01 November 2010

The chicken fallacy: poultry not as healthy as you think

Looking to make changes in your life and eat healthier? Easy right? Avoid red meat and eat plenty of chicken that must be the answer. It’s white meat and it must contain lower amounts of artery clogging cholesterol? Wrong, chicken and turkey actually contain as much heart damaging cholesterol as red meat.

In the 1970’s chicken consumption averaged 27lbs per person, in modern day that number has risen to 59lbs. With the explosion of chicken farming the goal of the modern day farmer is to raise large meaty chickens fast. In the 1950’s chickens lived 90 days until slaughter. Today chickens are slaughtered in 40 days. Pumped with growth hormones and antibiotics the modern chicken lives a bleak life. Most are kept in polluted dark sheds with as many as 25,000 birds per shed, these birds suffer many of the same ailments as battery hens, such as being de-beaked and being forced to live in a toxic environment. These animals live in this confinement for 40 days without ever seeing sun or being allowed to roam through grass. Genetic engineering of broiler chickens and turkeys often results in a bird too heavy to stand or walk. They suffer from pain in their legs and sores on their feet that are induced by their extreme, unnatural size.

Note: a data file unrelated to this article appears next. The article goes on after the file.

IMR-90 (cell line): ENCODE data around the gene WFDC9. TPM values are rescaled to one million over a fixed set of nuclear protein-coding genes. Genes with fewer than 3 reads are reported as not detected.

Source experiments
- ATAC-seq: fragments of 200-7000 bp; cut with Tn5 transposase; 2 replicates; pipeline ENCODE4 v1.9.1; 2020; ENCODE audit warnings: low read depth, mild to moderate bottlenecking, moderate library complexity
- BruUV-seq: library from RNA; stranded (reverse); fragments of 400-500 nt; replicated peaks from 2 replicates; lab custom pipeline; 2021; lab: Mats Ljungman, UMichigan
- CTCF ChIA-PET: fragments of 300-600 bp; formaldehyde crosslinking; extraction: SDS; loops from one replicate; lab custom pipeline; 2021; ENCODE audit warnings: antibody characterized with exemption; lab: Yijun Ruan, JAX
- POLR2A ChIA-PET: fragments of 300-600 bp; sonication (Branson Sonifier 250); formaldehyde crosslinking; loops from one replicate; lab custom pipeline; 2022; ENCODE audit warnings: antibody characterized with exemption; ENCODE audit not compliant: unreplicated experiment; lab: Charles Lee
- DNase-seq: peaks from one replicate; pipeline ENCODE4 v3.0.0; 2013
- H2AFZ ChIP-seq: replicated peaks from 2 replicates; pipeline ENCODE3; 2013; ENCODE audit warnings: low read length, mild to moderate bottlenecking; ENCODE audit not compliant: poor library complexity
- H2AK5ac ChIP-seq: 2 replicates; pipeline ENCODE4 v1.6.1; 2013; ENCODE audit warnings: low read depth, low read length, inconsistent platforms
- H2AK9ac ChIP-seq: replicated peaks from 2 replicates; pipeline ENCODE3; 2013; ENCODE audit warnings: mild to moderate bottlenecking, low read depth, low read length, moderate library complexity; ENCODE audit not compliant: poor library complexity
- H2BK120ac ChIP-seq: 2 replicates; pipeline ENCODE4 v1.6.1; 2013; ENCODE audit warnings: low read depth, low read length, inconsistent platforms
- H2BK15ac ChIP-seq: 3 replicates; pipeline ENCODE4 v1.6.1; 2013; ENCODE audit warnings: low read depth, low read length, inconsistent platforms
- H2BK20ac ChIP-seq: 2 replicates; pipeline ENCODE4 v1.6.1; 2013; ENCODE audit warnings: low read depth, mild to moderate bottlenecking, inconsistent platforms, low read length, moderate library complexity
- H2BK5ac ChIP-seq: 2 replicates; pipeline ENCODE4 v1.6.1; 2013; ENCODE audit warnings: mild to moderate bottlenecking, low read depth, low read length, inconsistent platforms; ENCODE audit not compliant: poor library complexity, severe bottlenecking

What can you do?
  • Reduce or eliminate chicken and chicken products from your diet.
  • If you purchase poultry buy local and from pastured, organic farms. These animals are treated better, given access to outdoors during the daytime, and it will send a message to factory farms.
  • Support legislation that improves the quality of life for farmed raised poultry.

For more info read the article by Dr. Gina Shaw.

John Himmelberger | @johnhimm
John lives in Maryland where he works as a sales manager. John and his wife Eileen’s pursuit to achieve optimum health combined with a desire to send a strong message to factory farming, inspired them to examine what they put into their bodies. Now a vegan, John has great admiration for groups like Farm Sanctuary and hopes to influence others by sharing his positive experiences. Follow John on his blog and Facebook.

Photo credit: Farm Sanctuary